40g unsalted butter, at room temperature
50g dark chocolate, melted
1 large egg
120ml whole milk
1 orange, juice only
3 tbsp granulated sugar

For the buttercream
125g unsalted butter, at room temperature
300g icing sugar
2 tbsp whole milk
50g white chocolate, melted and cooled
Zest of 1 orange
Dark chocolate, for grating

Preheat the oven to 175ºc and line a 12-hole muffin tin with muffin cases or cupcake cases.

Place the flour, sugar and baking powder in a large bowl.  Rub in the butter until fully combined.  In a jug, whisk together the eggs and milk, then stir into the dry ingredients.  Mix in the melted chocolate.

Spoon the mixture into the cases, filling them two-thirds full, and bake in the oven for approximately 20 minutes.  Mix together the orange juice and granulated sugar and, once the cakes have been removed from the oven, brush the mixture over them whilst still hot.  Set aside to cool in the tin for ten minutes and then transfer to a wire rack to cool completely.  Do not throw away the orange juice mixture.

To make the buttercream, beat together the butter and icing sugar in a bowl, or the bowl of a freestanding mixer, until light and fluffy.  Beat in the milk, white chocolate and orange zest.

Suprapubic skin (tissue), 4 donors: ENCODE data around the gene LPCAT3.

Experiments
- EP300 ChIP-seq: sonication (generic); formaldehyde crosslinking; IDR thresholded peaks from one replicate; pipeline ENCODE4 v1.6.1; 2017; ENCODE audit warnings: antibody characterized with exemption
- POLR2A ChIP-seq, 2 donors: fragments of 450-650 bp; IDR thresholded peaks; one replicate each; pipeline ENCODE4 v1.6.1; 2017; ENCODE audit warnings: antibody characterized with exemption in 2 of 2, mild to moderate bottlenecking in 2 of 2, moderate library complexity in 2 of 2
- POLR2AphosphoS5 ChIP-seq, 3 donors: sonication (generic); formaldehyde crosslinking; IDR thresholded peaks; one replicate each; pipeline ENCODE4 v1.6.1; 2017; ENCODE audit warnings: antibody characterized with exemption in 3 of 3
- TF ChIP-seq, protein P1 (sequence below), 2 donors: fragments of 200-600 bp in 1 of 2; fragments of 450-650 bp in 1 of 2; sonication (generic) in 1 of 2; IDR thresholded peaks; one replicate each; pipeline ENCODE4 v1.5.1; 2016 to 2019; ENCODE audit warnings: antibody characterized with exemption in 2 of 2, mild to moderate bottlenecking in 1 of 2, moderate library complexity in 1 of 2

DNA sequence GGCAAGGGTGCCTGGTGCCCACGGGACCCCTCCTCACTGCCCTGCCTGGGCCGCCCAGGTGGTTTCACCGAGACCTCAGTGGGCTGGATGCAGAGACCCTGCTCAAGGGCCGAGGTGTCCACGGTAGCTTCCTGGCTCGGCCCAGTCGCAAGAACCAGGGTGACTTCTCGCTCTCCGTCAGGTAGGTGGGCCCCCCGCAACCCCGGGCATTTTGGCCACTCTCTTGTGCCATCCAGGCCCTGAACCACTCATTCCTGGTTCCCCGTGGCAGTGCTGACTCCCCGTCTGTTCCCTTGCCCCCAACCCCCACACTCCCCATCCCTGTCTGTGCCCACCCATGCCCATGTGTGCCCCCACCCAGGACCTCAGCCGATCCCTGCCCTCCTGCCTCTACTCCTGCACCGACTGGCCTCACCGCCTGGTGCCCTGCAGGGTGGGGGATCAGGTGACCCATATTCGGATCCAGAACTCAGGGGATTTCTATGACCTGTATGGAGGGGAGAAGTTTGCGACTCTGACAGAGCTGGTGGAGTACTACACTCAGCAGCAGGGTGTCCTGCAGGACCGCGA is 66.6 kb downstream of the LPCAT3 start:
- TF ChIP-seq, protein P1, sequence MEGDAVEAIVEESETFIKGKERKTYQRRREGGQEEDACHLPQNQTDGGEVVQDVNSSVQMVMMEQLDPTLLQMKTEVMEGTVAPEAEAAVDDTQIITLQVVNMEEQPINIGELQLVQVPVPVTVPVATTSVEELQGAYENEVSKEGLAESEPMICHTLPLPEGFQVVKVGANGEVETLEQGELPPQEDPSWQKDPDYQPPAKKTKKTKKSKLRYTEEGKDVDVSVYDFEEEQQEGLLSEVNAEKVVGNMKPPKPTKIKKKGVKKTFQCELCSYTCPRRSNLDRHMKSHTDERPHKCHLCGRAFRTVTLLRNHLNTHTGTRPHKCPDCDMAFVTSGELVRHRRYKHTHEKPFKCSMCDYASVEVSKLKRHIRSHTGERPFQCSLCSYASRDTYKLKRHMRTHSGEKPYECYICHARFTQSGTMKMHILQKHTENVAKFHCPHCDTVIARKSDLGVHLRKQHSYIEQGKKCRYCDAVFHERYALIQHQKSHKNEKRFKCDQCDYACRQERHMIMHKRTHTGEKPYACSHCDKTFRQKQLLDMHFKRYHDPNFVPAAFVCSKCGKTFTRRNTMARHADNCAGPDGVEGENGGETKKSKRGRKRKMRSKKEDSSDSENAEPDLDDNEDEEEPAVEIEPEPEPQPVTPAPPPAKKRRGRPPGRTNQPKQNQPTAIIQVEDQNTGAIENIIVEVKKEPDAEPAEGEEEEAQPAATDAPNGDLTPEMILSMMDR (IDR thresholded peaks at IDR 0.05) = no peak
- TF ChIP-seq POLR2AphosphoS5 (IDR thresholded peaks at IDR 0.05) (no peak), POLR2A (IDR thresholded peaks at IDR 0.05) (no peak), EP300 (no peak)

Brush another layer of the orange juice soak over the cooled cakes, then pipe or spread the buttercream on top.  Finish with some finely grated dark chocolate.


Orange, Stem Ginger and Spelt Cake

Orange, stem ginger and spelt cake

Orange, stem ginger and spelt cake

This weekend, I found myself stranded on the M4 with a broken down car.  As if this is not traumatic enough, we then spent an hour and a half on the hard shoulder in the wind and rain awaiting rescue.  All of this when we were supposed to be at a very fun party in Bristol with drinks, dancing and a street food pop-up.  To add insult to serious injury, I now have a cold and have to write this post from under a blanket, feeling rather sorry for myself.

My only consolation is that there is cake in the kitchen, which is actually something of a rarity as I have only actually made two cakes since the year began, but an extremely well-timed rarity nonetheless.  When we arrived home on Saturday with a broken car and ruined shoes, Ollie and I were so fed up that we ended up consoling ourselves in Hisar in East Dulwich with a couple of bottles of wine and an enormous plate of grilled meat.  In our distressed states, we ate a little more than we ought to have – with particular overindulgence on the pittas and the shockingly pink, but very tasty, taramasalata – and hence abstained from dessert.  The next day, feeling as though something was missing, I got up to see what was in the cupboards with a view of making a cake.